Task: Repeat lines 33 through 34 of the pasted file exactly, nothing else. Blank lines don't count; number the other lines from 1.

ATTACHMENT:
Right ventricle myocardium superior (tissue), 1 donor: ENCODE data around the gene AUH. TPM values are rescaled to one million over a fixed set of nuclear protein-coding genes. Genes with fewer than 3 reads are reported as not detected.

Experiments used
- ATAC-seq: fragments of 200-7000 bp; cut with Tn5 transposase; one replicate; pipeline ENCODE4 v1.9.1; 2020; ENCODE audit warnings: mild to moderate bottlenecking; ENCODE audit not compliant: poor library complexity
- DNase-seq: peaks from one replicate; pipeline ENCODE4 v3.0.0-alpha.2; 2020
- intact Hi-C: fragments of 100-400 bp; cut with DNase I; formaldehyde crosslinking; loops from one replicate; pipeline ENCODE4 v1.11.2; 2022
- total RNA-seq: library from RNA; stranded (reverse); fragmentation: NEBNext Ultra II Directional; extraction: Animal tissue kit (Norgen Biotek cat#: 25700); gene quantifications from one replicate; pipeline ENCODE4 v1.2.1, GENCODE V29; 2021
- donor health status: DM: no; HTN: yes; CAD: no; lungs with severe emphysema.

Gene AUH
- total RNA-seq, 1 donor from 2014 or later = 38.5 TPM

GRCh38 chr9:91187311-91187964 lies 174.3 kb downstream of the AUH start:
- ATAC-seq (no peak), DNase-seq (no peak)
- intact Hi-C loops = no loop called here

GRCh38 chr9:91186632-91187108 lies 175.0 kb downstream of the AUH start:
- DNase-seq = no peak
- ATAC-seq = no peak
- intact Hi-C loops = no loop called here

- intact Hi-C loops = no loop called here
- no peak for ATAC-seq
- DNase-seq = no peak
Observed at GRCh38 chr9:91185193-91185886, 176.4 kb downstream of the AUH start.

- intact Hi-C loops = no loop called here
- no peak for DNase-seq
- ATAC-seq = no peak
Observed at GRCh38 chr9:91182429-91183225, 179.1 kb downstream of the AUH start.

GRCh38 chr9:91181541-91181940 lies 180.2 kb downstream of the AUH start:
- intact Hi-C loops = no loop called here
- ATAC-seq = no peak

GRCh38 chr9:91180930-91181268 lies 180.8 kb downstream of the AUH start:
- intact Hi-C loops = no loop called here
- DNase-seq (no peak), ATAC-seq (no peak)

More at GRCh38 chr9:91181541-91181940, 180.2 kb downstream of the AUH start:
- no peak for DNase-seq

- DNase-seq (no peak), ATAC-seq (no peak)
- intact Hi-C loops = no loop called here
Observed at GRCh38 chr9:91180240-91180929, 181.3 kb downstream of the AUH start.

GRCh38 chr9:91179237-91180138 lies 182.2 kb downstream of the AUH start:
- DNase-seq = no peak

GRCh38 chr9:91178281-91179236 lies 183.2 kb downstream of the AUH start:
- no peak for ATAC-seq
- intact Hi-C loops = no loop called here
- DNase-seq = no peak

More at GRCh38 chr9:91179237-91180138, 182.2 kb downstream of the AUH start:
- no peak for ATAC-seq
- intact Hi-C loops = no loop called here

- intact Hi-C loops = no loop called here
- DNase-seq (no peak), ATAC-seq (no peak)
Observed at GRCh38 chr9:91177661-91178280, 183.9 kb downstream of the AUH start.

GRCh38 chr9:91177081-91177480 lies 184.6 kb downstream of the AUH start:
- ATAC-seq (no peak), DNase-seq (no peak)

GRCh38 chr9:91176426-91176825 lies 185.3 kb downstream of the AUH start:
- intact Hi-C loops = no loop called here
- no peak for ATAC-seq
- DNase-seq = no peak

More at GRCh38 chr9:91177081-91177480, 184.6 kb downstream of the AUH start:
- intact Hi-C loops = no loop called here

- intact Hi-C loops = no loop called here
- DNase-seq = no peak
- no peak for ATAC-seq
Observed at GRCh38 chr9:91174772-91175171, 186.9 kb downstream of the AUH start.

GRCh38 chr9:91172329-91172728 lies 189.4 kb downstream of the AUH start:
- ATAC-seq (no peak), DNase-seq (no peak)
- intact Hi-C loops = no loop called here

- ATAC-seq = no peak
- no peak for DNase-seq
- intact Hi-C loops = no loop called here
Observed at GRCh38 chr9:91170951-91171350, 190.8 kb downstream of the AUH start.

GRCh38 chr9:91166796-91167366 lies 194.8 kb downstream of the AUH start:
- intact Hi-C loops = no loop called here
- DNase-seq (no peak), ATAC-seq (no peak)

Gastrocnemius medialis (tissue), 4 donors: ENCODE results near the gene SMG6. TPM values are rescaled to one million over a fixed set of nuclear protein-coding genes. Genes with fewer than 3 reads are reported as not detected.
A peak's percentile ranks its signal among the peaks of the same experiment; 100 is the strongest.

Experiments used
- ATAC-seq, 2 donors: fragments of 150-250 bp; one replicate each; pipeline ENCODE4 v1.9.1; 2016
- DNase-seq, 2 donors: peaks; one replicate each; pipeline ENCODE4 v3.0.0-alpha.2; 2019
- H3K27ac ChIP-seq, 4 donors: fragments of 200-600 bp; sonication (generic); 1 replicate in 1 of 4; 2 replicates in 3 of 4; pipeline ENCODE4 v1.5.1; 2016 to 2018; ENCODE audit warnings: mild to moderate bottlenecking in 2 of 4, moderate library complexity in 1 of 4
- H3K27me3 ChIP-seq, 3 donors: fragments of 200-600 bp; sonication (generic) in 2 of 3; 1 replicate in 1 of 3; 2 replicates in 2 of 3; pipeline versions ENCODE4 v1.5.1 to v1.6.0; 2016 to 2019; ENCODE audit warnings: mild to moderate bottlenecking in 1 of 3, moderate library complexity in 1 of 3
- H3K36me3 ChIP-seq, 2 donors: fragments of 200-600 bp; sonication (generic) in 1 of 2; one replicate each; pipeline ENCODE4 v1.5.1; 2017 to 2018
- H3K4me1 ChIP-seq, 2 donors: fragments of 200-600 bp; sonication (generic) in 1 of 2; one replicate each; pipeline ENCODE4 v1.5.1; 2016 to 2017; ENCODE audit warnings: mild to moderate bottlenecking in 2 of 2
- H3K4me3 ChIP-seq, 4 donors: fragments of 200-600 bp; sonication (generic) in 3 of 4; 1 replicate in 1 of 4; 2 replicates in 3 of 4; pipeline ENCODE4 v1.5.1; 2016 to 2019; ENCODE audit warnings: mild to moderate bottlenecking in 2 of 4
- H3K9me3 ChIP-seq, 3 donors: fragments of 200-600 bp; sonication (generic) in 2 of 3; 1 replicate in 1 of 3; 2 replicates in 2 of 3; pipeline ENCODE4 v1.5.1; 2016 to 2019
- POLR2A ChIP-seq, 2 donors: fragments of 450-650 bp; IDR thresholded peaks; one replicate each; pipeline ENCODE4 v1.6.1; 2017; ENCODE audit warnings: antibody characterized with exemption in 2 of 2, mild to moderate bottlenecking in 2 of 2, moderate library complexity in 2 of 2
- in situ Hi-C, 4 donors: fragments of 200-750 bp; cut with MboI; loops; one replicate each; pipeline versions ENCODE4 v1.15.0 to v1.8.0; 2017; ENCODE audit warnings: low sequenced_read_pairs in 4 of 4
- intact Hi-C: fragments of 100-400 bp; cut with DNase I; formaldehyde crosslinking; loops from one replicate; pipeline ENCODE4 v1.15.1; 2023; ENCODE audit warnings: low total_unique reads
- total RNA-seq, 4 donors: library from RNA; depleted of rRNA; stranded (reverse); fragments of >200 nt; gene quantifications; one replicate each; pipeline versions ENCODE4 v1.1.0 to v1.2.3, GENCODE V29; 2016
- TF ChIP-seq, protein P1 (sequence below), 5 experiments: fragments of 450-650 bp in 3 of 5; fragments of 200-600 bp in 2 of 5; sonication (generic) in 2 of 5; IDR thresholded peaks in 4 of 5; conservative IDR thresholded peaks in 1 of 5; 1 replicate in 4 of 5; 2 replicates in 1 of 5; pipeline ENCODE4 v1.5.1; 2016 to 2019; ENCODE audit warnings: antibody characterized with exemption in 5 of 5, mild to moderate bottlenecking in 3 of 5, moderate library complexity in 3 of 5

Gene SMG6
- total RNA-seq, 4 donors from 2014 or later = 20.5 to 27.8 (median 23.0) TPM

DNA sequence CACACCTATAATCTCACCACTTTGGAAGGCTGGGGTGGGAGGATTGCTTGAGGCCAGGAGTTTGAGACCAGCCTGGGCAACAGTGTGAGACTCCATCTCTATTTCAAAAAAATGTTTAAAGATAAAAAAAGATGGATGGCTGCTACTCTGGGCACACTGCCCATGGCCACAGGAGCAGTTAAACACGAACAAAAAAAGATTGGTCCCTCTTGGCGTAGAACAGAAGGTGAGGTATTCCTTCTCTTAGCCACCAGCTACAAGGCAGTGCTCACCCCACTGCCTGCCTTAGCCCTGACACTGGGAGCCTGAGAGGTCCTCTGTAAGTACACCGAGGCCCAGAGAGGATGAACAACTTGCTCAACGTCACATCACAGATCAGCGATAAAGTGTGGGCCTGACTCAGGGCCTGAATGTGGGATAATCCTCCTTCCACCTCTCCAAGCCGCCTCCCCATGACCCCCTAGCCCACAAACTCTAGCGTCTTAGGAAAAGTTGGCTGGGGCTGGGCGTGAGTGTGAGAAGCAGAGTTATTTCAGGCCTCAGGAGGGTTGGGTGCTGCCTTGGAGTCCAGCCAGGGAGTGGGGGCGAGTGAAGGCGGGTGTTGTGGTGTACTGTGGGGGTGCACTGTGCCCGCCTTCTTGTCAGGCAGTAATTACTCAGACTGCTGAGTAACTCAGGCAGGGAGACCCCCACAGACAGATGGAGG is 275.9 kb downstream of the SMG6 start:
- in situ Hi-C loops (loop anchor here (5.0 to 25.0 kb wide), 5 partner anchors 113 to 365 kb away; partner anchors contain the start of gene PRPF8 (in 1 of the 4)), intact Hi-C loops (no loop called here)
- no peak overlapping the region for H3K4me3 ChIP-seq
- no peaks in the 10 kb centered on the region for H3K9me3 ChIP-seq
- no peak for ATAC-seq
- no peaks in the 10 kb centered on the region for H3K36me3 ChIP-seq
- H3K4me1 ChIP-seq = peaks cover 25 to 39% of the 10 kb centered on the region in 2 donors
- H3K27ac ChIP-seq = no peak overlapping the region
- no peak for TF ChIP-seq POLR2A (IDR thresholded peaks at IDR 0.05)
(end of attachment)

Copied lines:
- DNase-seq (no peak), ATAC-seq (no peak)
- intact Hi-C loops = no loop called here